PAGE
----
How little money do you need to spend to get a usable Windows computer? If you’ve got around £199 (inc. VAT), you can get the ASUS EeeBook E402M — but how usable is it?

Based around Intel’s quad-core Celeron N3540 running at 2.16GHz-2.66GHz and supported by 2GB of RAM, the E402M is certainly up to basic document creation and editing. Web browsing is a little irritating as there are noticeable lags as image- and content-rich pages load. And although YouTube video streams well, and sound quality via the internal speakers is perfectly acceptable, you won’t be able to overload this laptop with too many open browser windows or simultaneously running applications.

The internal storage on our review model was 32GB of eMMC flash, with just 12.1GB free right out of the box. There are hard disk-based storage options ranging from 500GB to 1TB, but you’ll pay more for these. Our review unit ran Windows 8.1, and by the time you’ve upgraded to Windows 10 the storage available will be different — but not radically so. You’ll need 3GB free to download the upgrade file, so bear that in mind.

The glossy 14-inch screen is not touch-sensitive, colours are rather washed-out and there’s a clear lag as you scroll through web pages that makes text blur (this is not replicated in WordPad documents, which scroll smoothly).

The worst aspect of the screen, though, is the viewing angles, which are abysmal to the point where pushing the screen back to its furthest point of about 135 degrees renders video unwatchable. The 14-inch panel’s resolution is 1,366 by 768 pixels, or 112 pixels per inch (ppi). That’s minimal, but not really a surprise on such a low-cost laptop.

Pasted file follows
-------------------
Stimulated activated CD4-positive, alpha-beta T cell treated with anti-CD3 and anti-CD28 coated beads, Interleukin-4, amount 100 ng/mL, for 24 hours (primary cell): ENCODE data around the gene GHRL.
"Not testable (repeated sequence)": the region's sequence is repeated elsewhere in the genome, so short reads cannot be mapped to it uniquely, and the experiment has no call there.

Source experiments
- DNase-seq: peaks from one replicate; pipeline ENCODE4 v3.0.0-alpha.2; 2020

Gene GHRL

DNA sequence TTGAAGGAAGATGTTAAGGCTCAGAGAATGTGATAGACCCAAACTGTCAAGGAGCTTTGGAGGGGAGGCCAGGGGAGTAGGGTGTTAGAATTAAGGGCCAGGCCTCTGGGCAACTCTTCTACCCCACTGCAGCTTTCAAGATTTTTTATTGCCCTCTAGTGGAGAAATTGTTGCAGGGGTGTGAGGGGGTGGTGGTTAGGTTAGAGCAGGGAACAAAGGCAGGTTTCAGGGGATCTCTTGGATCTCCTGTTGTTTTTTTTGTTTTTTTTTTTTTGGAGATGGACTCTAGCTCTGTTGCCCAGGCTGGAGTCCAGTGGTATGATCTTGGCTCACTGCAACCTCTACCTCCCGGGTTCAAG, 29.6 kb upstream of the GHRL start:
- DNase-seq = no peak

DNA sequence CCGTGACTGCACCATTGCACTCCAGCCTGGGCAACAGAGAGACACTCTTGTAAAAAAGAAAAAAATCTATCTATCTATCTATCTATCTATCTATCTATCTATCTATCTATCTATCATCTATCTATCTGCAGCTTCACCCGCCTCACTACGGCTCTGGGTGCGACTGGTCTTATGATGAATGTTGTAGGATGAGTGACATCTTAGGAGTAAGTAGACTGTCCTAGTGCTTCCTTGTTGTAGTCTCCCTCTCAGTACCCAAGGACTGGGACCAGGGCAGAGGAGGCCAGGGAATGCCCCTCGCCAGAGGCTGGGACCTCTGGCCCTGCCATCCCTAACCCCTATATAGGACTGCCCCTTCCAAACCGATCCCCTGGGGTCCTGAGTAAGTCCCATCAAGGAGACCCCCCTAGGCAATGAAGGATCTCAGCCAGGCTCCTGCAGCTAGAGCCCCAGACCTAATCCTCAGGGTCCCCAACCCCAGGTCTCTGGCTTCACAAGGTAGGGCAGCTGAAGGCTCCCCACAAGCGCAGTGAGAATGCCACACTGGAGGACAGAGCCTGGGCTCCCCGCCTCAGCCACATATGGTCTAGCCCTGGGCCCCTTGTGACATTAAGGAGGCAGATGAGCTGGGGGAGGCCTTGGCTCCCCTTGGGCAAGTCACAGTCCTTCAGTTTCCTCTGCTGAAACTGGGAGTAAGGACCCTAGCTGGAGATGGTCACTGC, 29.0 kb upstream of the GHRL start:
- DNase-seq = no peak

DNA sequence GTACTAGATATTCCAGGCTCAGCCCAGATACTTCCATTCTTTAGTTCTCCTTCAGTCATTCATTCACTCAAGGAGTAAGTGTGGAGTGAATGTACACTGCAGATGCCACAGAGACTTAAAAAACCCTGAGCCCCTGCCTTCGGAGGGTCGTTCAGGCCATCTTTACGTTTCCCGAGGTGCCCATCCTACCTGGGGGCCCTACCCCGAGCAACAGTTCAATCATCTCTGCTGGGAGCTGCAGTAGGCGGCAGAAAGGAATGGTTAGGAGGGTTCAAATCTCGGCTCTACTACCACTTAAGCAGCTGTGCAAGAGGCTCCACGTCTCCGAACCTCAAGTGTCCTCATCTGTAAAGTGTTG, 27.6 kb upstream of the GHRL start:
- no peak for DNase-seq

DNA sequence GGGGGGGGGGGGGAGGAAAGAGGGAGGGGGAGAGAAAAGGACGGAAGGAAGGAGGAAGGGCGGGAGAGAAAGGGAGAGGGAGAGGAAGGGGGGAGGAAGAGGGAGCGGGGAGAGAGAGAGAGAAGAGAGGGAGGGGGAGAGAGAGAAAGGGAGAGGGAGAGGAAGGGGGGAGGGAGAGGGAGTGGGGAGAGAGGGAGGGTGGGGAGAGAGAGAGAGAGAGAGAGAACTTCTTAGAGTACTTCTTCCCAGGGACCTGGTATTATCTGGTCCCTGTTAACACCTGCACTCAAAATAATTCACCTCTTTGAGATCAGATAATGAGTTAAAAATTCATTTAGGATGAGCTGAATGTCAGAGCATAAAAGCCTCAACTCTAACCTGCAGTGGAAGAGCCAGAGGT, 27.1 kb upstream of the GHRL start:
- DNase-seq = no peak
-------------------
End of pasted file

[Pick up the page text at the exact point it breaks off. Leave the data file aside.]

The keyboard and touchpad are both fine. The former is well sized, with island-style keys that feel light but firm. There’s no keyboard backlight of course, but nothing really to grumble about. The touchpad is responsive and supports multitouch gestures efficiently.

There’s a reasonable array of ports and connectors, although there are only two USB ports — one each of USB 2.0 and 3.0. There’s a VGA-out connector as well as an HDMI port — the legacy port still has its uses, so it’s nice to see it included here. An RJ-45 Ethernet port is another nice addition. There’s also an SD card slot and a headset jack. The front-facing webcam has a rather paltry VGA resolution.

The plastic chassis feels reasonably solid at the base, and while there’s no serious bowing in the lid section as we bent it, there were some worrying clicks. Apply too much pressure and, we feel, the screen could pop out, although we didn’t actually manage to make this happen.

At this price you have to expect some compromises, and for the most part these are acceptable. However the paucity of internal SSD storage is likely to be a deal-breaker for many people, while the screen quality is far from exceptional.